Listed in: Political Science, as POSC-300
Constantine V. Pleshakov (Section 01)
Sometimes the object of aggression, sometimes itself the aggressor, Russia has been party to all the major military conflicts of the 19thand 20thcenturies – Napoleonic Wars, Crimean War, World War I, and World War II. The Russian army also fought in numerous regional wars, notably in Afghanistan in 1979-1989 and recently in Chechnya and Georgia. We will study perceptions of war in modern Russian society. First, on the basis of primary sources (memoirs, interviews, speeches) we will address war-related nationalist stereotypes present in Russia today. Second, we will look at the origins of these myths; to do that we will study in depth the impacts of past wars, primarily World War II, Afghan War of 1979-1989, and the Chechnya War. What generated support for the government? How does the notion of "acceptable losses" change over time? How did wars of the past sixty years affect social structures and gender roles in Russia? What is the current Russian definition of “just wars”? The war in Chechnya occurred in post-Soviet, “capitalist” Russia with its new class divisions, rampant corruption and consumerism; did these changes cause society to perceive the war in a new way? In the last section of the course we will discuss the “new” Russians’ willingness to support regional wars that the Kremlin will possibly choose to wage against other Soviet successor states and their likely attitude to another Cold War with the West.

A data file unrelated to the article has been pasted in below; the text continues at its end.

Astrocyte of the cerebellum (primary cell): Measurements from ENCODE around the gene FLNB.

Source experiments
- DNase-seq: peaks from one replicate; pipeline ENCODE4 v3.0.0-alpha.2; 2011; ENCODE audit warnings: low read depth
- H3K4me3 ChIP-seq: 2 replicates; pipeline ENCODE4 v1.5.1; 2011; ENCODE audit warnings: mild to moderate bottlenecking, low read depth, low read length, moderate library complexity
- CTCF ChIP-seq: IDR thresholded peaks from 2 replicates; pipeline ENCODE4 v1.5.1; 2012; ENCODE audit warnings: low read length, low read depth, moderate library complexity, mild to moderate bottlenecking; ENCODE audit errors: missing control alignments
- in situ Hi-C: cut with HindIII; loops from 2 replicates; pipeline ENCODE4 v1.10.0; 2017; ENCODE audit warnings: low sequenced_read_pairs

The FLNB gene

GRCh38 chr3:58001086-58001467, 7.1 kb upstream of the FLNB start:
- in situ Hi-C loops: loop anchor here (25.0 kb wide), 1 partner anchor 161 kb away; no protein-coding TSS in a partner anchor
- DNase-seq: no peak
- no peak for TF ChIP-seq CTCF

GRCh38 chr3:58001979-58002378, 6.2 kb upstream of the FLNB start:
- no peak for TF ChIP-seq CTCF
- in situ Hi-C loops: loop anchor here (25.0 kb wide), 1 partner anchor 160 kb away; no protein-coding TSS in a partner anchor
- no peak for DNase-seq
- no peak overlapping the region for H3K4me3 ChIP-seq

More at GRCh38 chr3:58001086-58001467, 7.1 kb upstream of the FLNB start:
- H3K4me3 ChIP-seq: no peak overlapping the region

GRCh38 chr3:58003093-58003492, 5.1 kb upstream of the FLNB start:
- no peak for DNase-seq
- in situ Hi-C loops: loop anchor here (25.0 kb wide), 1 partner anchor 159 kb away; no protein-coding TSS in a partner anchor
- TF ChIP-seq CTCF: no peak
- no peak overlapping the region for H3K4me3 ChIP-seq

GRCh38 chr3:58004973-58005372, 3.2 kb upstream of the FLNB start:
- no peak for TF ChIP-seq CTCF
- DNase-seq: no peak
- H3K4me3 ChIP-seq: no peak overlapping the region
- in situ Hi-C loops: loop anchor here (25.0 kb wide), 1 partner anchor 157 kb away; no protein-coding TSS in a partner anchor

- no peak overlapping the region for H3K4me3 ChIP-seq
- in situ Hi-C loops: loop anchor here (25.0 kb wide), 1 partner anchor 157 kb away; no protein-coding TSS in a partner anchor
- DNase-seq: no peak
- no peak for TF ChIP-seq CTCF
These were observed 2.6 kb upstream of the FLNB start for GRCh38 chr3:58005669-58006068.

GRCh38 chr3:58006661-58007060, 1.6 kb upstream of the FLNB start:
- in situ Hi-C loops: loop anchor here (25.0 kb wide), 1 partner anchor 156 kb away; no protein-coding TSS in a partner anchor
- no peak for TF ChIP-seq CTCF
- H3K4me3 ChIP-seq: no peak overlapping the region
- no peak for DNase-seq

Limited to 20 students. Fall semester. Visiting Professor/Karl Loewenstein Fellow Pleshakov.
If Overenrolled: Preference given to senior and junior political science majors who require the course, then to majors by rank, then to non-majors